Sunday, 10 October 2010

Searching for a Golf Ball

I was recently asked whether you have to search for your ball before putting another ball in play or continuing play with a provisional ball. The simple answer is, “No, you do not”. If a player thinks that their ball may have come to rest in a position where they would be unable to play it, or if they could it might take them several strokes to get back onto the fairway, then they can play another ball (without calling it a provisional ball) from where they last played, under penalty of stroke and distance, Rule 27-1. However, if anyone finds the player’s ball in bounds before they have put another ball in play then the player has to proceed with that original ball.

Decision 27-2b/1 describes an unusual situation, but one which I think will help you understand and remember the paragraph above;
At a par-3 hole, a player hits his tee shot into dense woods. He then hits a provisional ball which comes to rest near the hole. In view of the position of the provisional ball, the player does not wish to find his original ball. He does not search for it and walks directly towards his provisional ball to continue play with it. His opponent (or fellow-competitor) believes it would be beneficial to him if the original ball were found. May the opponent (or fellow-competitor) search for the player's ball?

A. Yes. In equity (Rule 1-4), he may search for five minutes provided that in the meantime the player does not play a stroke with the provisional ball, it being nearer the hole than the place where the original ball is likely to be. The player is entitled to play such a stroke. If he does, the original ball is then lost under Rule 27-2b and further search for it would serve no purpose. In match play, if the player so proceeds and his provisional ball is closer to the hole than his opponent's ball, his opponent may recall the stroke (Rule 10-1c). However, recalling the stroke would not change the status of the original ball, which was lost when the provisional ball was played out of turn.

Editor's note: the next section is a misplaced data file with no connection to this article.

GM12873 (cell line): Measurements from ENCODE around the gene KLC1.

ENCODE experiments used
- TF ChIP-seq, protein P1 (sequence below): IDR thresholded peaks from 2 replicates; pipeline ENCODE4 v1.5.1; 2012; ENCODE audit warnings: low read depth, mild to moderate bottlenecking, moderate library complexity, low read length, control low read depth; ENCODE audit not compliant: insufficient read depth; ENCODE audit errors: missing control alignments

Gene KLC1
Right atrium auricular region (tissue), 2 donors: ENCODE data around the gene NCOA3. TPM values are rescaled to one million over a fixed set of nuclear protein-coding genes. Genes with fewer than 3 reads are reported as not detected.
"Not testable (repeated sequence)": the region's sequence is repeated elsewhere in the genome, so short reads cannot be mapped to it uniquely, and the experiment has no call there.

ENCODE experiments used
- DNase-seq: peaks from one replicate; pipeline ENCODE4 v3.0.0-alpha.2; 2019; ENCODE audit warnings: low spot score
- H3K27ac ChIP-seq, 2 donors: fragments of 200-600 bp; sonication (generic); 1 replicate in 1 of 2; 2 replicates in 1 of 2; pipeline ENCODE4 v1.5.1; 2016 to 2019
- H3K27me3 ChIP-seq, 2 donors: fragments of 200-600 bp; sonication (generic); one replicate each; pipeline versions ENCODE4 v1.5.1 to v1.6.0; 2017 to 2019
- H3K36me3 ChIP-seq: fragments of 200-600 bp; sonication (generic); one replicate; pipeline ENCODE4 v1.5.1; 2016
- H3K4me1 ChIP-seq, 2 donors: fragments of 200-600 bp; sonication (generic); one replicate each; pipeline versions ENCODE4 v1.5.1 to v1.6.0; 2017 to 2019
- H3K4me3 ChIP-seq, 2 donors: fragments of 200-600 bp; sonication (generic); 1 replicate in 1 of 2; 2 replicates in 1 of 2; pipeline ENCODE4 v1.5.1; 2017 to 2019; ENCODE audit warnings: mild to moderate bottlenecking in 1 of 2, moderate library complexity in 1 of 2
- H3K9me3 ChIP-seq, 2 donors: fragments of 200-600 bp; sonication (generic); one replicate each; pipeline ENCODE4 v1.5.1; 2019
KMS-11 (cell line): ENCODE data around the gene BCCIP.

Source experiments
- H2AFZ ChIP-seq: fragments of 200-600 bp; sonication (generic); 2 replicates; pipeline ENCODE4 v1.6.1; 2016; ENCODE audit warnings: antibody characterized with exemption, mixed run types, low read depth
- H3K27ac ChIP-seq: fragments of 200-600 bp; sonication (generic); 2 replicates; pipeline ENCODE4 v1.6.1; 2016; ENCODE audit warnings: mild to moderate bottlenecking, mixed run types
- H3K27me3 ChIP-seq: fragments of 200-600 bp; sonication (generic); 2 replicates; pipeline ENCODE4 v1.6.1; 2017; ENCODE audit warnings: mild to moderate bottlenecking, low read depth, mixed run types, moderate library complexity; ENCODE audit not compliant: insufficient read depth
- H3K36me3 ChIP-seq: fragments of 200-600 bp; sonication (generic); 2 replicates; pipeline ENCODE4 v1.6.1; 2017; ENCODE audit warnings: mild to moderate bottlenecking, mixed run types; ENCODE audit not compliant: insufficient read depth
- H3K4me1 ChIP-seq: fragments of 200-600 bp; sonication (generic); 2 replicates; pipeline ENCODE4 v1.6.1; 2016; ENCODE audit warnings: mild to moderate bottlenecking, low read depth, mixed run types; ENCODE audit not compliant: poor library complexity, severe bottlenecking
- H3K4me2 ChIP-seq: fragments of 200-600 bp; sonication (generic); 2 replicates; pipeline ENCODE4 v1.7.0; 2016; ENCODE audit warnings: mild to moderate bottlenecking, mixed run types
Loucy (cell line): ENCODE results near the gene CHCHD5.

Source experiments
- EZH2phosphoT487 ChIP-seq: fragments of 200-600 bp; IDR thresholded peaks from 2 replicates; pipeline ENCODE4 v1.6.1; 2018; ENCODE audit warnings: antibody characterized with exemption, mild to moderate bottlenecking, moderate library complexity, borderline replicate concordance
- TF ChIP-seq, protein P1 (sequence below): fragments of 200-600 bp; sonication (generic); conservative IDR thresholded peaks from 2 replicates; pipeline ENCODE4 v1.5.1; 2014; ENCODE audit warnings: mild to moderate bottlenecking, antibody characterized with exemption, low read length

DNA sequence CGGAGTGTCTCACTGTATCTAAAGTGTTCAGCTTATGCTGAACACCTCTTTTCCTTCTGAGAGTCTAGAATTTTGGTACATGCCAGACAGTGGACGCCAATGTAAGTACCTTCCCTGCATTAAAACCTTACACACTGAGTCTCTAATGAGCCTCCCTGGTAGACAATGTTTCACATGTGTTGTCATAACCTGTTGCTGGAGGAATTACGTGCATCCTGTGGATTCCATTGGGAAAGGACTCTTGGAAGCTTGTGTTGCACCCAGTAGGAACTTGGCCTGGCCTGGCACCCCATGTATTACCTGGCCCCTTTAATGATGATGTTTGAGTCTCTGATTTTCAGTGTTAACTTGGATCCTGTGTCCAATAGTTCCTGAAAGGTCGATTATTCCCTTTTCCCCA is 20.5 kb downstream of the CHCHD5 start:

Here are some other points relating to searching for a ball;
  • If a player wants to play a provisional ball they must do so before they or their partner go forward to search for their original ball (Rule 27-2).
  • The five minutes that is permitted to search for a ball commences as soon as the player, their partner, or either of their caddies have begun to search for it (Definition of Lost Ball).
  • Time spent in playing a wrong ball is not counted in the five-minute period allowed for search (Definition of Lost Ball).
  • A player is allowed five minutes to search for their original ball and another five minutes to search for their provisional ball, providing both balls are not believed to be so close together that, in effect, both balls would be searched for simultaneously (Decision 27-4).
  • If a player finds their ball after two minutes leaves the area to get a club and is then unable to find the ball again, they are allowed three minutes (being the balance of five minutes) for further search (Decision 27/2).
  • If a ball that is believed to be a player’s original ball is found in bounds the player must inspect it and, if it is their original ball, they must continue play with it (or proceed under the unplayable ball Rule), abandoning any provisional ball (Decision 27-2c/2).
As always, good golfing,

Barry Rhodes

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Anonymous said...

Excellent service and the pictures are fantastic!

C5D said...

Who determined the five minutes ?

The player or the marker

Barry Rhodes said...


The Rules do not specify who keeps the time, but it is obviously the player's responsibility, because if they play the ball more than 5 minutes after search had begun for it, they will have played a wrong ball and will be disqualified if the marker, or anyone else, brings factual evidence of this breach to the Committee's attention.